Rethink: Interdisciplinary evaluation of academic workspaces
AuthorBackhouse, S; Newton, C; Fisher, K; Cleveland, B; Naccarella, L
EditorAgrawal, A; Gupta, R
Source Title53rd International Conference of the Architectural Science Association 2019
PublisherArchitectural Science Association (ANZAScA)
University of Melbourne Author/sNewton, Clare; Backhouse, Sarah; Fisher, Kenneth; Cleveland, Benjamin; Naccarella, Lucio
AffiliationArchitecture, Building and Planning
Melbourne School of Population and Global Health
Document TypeConference Paper
CitationsBackhouse, S., Newton, C., Fisher, K., Cleveland, B. & Naccarella, L. (2019). Rethink: Interdisciplinary evaluation of academic workspaces. Agrawal, A (Ed.) Gupta, R (Ed.) 53rd International Conference of the Architectural Science Association 2019, 2019-November, pp.87-96. Architectural Science Association (ANZAScA).
Access StatusAccess this item via the Open Access location
Open Access URLhttp://anzasca.net/wp-content/uploads/2020/03/10-Rethink-Interdisciplinary-evaluation-of-academic-workspaces.pdf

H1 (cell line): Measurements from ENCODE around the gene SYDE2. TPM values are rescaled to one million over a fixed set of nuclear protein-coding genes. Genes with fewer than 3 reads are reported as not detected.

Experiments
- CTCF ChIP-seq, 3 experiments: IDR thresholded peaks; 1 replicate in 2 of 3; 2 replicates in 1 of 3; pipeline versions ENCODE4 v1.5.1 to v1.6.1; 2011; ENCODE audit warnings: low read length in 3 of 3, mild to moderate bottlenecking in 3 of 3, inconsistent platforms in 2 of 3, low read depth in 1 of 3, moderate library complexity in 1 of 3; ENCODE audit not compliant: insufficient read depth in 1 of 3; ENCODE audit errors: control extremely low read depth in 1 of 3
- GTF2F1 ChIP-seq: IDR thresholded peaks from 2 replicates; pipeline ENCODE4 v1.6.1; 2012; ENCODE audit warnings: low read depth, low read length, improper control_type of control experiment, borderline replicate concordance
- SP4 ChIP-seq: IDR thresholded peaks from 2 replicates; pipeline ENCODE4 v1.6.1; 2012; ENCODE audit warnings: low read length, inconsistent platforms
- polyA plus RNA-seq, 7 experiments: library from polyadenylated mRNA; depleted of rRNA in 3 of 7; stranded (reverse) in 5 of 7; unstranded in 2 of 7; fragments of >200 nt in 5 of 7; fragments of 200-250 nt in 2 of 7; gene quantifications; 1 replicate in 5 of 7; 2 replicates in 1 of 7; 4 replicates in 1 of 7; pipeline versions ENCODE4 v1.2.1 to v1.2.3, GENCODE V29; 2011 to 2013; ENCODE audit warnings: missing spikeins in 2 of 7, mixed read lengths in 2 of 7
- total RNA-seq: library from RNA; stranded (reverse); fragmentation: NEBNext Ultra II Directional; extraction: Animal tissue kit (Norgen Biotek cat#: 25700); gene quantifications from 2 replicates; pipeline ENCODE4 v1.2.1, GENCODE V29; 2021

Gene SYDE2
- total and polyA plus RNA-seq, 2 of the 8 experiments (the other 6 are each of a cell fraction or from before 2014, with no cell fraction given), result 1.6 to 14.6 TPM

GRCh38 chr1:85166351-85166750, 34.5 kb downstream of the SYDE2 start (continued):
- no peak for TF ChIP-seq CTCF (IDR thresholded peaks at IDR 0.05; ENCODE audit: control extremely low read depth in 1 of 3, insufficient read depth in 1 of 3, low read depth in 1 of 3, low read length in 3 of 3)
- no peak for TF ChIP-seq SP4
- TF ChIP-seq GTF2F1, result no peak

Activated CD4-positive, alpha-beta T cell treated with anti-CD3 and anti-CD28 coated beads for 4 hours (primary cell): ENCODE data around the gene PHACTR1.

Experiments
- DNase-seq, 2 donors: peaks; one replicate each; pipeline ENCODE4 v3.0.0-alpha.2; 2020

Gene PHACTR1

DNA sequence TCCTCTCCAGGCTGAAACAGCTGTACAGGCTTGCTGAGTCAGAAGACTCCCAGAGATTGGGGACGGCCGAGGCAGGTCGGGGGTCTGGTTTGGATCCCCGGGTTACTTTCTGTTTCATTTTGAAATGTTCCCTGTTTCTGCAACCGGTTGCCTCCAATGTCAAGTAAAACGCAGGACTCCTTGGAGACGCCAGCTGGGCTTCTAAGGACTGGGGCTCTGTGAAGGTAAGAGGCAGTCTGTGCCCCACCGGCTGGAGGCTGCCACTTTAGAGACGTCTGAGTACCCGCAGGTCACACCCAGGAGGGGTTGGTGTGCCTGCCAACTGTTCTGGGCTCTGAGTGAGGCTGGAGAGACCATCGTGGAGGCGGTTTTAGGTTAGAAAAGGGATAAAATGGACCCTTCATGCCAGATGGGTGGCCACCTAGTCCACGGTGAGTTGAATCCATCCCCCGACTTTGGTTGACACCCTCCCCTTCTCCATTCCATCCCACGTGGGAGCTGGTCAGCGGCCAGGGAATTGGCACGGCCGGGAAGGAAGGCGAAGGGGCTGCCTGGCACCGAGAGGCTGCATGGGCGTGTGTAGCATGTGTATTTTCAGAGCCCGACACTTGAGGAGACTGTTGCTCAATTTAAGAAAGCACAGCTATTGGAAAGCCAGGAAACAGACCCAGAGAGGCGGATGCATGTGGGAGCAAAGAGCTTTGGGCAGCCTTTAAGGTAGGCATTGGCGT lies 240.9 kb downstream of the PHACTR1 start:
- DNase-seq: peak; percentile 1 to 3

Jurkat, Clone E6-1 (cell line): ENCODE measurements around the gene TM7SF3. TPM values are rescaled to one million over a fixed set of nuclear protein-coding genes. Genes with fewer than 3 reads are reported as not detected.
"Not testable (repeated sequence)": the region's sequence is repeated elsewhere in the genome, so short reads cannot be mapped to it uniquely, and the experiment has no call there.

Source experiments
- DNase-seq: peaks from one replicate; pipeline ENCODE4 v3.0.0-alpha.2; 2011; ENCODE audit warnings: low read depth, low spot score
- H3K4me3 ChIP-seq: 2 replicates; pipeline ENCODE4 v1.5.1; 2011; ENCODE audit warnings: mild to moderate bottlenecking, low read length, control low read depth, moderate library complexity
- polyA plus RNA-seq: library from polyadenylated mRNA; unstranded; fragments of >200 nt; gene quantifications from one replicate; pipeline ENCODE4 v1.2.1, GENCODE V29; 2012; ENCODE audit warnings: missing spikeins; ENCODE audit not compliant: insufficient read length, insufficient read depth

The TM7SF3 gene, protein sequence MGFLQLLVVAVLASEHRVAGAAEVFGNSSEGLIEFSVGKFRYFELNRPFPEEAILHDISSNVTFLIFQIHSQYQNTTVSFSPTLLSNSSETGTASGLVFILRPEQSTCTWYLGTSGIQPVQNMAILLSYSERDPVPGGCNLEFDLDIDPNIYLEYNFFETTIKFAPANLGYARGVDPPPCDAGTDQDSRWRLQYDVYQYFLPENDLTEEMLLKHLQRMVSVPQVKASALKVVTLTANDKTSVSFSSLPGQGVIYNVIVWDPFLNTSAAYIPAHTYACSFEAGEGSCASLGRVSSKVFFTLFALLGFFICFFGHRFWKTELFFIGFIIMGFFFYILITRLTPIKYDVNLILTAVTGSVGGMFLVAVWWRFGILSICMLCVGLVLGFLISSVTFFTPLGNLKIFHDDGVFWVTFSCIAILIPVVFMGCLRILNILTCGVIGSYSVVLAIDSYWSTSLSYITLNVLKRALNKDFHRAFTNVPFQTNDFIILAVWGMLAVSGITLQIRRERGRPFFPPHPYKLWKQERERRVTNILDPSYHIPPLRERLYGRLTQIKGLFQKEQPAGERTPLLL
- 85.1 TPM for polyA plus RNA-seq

Academic workspace remains an emotive topic. It is bound tightly with each academic’s identity, purpose and status. As universities increasingly focus on cross-disciplinary collaboration to producenew knowledge, the sanctuary of the individual office is under challenge. Inspired by precedents in the commercial world, universities are experimenting with more open workspace environments with a desire topromote collaborationand increasespace utilisation.However,there is resistance withintheacademic community. Given this context, there is a surprising paucity of research into the design and occupation of academic workspaces. This research beginsto fill that gap through a scoping literature review specific to the academic workspaceand anew approach toacademic workspace evaluation (AWE). The AWE approach focuses on the alignment of people, purpose and place, differentiating itself from the predominant post-occupancy evaluation fociofbudget, time, environmental performance and user satisfaction. A key finding of the research has been that change management – as an integral aspect of the project design process –is as importantto the success of future-focused academic workspace projects as theirspatial design.
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